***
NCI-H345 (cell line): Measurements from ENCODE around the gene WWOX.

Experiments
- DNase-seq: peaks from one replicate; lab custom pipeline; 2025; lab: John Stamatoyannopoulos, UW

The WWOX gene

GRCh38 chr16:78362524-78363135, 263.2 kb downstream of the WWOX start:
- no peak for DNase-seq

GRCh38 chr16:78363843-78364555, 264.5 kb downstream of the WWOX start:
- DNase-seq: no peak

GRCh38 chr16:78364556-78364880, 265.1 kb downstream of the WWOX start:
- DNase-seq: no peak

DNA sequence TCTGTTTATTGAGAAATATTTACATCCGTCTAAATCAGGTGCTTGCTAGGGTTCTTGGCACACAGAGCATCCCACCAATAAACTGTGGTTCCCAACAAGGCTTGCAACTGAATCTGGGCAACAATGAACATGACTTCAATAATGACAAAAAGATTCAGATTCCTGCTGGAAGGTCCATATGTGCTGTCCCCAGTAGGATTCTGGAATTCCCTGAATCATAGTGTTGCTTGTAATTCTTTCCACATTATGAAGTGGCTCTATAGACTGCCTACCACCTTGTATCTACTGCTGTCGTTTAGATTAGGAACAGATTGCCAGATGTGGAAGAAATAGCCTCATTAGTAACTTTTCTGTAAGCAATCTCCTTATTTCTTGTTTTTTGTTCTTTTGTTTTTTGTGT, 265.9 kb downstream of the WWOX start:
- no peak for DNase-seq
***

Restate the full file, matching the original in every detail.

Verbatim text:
NCI-H345 (cell line): Measurements from ENCODE around the gene WWOX.

Experiments
- DNase-seq: peaks from one replicate; lab custom pipeline; 2025; lab: John Stamatoyannopoulos, UW

The WWOX gene

GRCh38 chr16:78362524-78363135, 263.2 kb downstream of the WWOX start:
- no peak for DNase-seq

GRCh38 chr16:78363843-78364555, 264.5 kb downstream of the WWOX start:
- DNase-seq: no peak

GRCh38 chr16:78364556-78364880, 265.1 kb downstream of the WWOX start:
- DNase-seq: no peak

DNA sequence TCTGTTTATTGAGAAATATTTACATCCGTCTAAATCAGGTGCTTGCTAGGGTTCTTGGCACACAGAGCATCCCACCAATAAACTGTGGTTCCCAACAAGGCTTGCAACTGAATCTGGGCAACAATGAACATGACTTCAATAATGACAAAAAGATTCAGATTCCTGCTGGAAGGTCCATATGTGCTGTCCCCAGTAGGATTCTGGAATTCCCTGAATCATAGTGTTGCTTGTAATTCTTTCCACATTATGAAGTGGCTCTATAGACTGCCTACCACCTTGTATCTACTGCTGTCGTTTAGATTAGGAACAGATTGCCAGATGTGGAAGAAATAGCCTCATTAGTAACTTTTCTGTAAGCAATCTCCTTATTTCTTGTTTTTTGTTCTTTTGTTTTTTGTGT, 265.9 kb downstream of the WWOX start:
- no peak for DNase-seq